Flummoxed

Isn’t that a great word? I’ve always wanted to use it, and now would be the time.

I have a group of letters in my in-box (both the real one and the virtual one) from aspiring writers, asking for advice. The letters are sitting there unanswered, because I don’t know what to say.

Once upon a time, I could tell an aspiring author to read a lot, to write the best book he or she could, to join a writers’ organization and to submit queries to agents. I could suggest to an aspiring romance author that he or she might build credentials and audience – and gain experience – by publishing with a house that didn’t require authors to have representation, like Harlequin. Then I could wish the author luck and move on.

That’s what I did. I sold eleven books to Harlequin without representation and had very good editors. I learned a lot in those years, then learned more from my editor at Berkley. All along the way, I had books published and built audience. By the time I got an agent, I had an established readership, publishing credentials, and a pretty good idea of what I was doing.

That was how the world used to work. Many many authors followed that same path.

Now, I really don’t know what to say to these authors. A number of factors have come together at roughly the same time to change the book market and the way publishing works. As a result, it’s not easy to suggest a path to an author – there are lots of different paths and it’s not clear which will work best for any individual author.

In no particular order, let’s look at the changes and their implication for new writers:

1. Physical bookstores are disappearing. This wouldn’t seem at first glance to have much to do with new authors, but it does. Physical distribution of books, as a result of the disappearance of bricks-and-mortar bookstores, is very hard to come by. This means that physical visibility is hard to come by. Once upon a time, a reader would go to a bookstore, maybe on a regular basis. That reader would know which local stores carried a good selection of books in the niche that reader preferred, and that reader would know who in the bookstore was also an avid reader in that niche. There would be an extensive stock in the reader’s preferred niche and the staff – or those who were also enthusiasts – would recommend new authors to readers. The power of this word of mouth that existed in bookstores really can’t be underestimated, especially when it comes to growing audience for new authors.

This problem is compounded by the fact that other retailers now stock books, mostly because they tend to focus on stocking bestselling authors. Not new authors, or even rising authors. Bricks-and-mortar bookstores have also begun to stock fewer new authors and rising authors, which makes their stock selection more similar to that of other big box non-bookstore retailers of books, and makes them less of a useful destination for avid readers.

Where is a new author’s book sold? Possibly only online. Ouch.

People talk about the challenges of “discoverability” now, a particularly acute problem for newer authors but one that plagues all of us. How do you know when your fave author has a new book coming out or when an interesting debut book is published? The old method of SEEING the new book in the drugstore, grocery story, bus depot or bookstore worked pretty well in terms of keeping us all aware of what was newly released – and also led to a lot of impulse buying, at least in my case. With the disappearance of bookstores, and other outlets focusing more heavily on bestsellers at the top of the list, that method doesn’t work nearly as well. I think this is part of the reason that many people – like me – actually buy fewer books now. That, in turn, simply accelerates the disappearance of physical bookstores and physical books, which again, diminishes visibility.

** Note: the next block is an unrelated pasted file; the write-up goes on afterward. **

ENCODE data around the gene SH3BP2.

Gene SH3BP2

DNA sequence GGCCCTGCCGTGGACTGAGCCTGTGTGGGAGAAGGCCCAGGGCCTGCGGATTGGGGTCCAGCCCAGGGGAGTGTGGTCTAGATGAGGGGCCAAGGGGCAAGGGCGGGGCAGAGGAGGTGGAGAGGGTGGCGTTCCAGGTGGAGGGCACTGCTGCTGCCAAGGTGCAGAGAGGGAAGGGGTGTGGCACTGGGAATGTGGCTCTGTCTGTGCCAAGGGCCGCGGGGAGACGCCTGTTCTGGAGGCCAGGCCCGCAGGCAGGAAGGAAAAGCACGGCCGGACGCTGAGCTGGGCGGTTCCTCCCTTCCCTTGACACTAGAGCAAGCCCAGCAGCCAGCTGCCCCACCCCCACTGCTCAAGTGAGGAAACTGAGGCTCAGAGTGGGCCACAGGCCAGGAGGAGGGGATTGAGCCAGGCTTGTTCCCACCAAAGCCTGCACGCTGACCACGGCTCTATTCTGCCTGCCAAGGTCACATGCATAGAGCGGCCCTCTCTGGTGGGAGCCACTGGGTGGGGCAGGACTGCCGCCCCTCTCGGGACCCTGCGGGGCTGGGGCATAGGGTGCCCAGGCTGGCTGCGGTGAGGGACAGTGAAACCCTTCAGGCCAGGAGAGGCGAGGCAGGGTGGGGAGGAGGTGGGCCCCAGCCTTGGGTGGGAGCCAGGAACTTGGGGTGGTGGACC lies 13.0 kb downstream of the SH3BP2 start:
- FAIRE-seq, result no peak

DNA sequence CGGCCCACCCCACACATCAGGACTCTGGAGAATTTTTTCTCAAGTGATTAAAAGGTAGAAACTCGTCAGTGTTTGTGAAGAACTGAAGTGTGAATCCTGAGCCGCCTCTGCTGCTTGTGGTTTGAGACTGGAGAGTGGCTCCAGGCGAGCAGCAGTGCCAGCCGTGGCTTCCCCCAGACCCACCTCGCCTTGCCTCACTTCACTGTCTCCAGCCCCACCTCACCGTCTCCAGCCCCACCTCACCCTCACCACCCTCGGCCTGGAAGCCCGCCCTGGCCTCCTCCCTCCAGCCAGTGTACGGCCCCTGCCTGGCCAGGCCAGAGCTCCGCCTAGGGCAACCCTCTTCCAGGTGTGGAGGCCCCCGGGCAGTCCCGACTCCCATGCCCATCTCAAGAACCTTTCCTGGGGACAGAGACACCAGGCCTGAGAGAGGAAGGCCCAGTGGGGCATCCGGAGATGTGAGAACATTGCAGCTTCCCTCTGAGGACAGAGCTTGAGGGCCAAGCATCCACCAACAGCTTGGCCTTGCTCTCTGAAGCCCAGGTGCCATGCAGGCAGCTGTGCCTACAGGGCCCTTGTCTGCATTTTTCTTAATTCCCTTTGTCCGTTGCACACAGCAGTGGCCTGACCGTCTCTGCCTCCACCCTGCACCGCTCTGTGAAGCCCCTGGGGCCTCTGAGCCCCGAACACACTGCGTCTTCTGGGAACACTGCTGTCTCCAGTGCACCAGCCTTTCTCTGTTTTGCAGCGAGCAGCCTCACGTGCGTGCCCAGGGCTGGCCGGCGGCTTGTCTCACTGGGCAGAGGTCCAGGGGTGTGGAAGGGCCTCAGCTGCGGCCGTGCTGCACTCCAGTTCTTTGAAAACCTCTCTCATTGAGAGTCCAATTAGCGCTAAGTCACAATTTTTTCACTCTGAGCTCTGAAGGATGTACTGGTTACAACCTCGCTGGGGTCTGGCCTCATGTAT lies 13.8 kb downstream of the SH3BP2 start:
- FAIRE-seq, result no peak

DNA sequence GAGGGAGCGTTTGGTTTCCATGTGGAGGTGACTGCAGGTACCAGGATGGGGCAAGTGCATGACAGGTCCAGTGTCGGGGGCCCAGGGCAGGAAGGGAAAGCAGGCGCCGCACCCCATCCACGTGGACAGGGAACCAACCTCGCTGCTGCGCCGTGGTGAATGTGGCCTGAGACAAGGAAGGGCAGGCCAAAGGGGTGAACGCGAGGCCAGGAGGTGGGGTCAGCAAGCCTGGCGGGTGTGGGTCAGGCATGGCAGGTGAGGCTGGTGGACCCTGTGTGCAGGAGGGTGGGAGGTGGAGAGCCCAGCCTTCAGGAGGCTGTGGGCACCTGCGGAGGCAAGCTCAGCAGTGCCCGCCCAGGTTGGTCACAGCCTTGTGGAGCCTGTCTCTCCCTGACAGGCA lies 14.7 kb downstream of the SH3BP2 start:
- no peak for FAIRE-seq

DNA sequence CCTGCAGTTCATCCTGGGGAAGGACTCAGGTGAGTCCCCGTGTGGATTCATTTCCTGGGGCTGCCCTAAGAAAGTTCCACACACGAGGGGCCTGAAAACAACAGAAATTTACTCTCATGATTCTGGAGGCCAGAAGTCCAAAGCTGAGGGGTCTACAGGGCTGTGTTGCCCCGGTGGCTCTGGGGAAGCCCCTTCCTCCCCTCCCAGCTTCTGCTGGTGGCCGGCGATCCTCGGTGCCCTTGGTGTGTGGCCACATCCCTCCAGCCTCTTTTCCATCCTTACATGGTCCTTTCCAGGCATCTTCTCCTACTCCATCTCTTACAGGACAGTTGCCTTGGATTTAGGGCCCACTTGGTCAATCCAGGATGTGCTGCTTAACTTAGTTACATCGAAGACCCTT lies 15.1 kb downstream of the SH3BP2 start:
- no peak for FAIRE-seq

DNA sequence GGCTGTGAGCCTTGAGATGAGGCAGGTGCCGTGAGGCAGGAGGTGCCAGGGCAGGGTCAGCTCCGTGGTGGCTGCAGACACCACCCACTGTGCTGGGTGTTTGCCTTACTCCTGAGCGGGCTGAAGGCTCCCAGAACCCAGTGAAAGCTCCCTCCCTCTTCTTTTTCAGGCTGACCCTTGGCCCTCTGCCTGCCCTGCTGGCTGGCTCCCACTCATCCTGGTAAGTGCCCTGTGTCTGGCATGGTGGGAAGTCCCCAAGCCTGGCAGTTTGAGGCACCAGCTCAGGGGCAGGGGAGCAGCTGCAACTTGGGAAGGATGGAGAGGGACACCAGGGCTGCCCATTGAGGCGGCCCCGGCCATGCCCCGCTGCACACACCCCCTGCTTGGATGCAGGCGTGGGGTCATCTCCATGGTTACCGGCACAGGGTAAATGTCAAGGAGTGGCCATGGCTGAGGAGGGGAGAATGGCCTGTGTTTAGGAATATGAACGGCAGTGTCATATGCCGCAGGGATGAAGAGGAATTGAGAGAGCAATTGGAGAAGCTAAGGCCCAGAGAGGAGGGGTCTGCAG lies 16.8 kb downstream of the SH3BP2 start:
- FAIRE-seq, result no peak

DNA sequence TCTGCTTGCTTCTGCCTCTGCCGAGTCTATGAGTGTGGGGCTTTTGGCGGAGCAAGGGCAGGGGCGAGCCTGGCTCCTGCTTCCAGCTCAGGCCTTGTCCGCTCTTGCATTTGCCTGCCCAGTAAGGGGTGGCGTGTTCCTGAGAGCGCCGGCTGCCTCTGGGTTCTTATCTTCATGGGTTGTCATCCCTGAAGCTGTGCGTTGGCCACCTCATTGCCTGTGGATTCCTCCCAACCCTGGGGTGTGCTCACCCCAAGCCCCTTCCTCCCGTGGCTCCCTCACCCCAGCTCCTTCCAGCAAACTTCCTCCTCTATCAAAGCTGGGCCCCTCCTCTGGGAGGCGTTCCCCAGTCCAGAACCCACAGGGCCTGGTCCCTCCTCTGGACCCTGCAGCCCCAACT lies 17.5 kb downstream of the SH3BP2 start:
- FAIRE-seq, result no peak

It’s far easier for a book to sink into oblivion without making a ripple in this market. That was always possible but it tended to be the exception, not the rule. Now I would venture to say it’s the other way around.

2. There is also the question of visibility in digital bookstores. Online vendors have bestseller lists, which often provide the best visibility for books. In essence, readers have “voted” for these books with their money, so it’s a democratic measure of what is good in the market. On the other hand, how does one get on those lists? For a new author, this task can be particularly daunting. There are advertising opportunities, but I’m not sure that any of them work as well as the bestseller lists in terms of promoting an author’s work. As the market shifts to digital sales of digital books, a lack of visibility becomes a greater and greater issue.

What is working for many authors is making a book free for a period of time. This works because online retailers – like Amazon – compile two “bestseller” lists, one for paid and one for free, and run them side by each. They’re actually counting downloads. So, having a book make the top ten list in the free column can give it visibility. And when the title “comes off free”, that visibility can carry over to actual sales. Publishers, however, do not use books for promotion (at least the Big Six don’t) and will not make a book free, as a matter of policy.

3. Traditional publishing is in flux. There is a lot changing in traditional publishing, and more that should be changing. Because of these changes – and in contrast with my own experience – I haven’t seen traditional publishing work well for a debut author for quite a while. Editors are stretched thin and their focus is on the top of the list. It’s uncommon for new authors to get much feedback, assistance or teaching – that’s in addition to possibly not getting any distribution. We do see some agents taking on editorial responsibilities, insisting that the author revise and polish the book before it goes out to publishers. I personally think this is backwards and not a good solution, but independent of my opinion, new authors have seldom been able to get representation easily. It’s the old Catch-22 of publishing: an author needs a credential to get an agent, and an agent to get a credential. So this option of agents editing is one that exists for only a few authors – whether it works or not.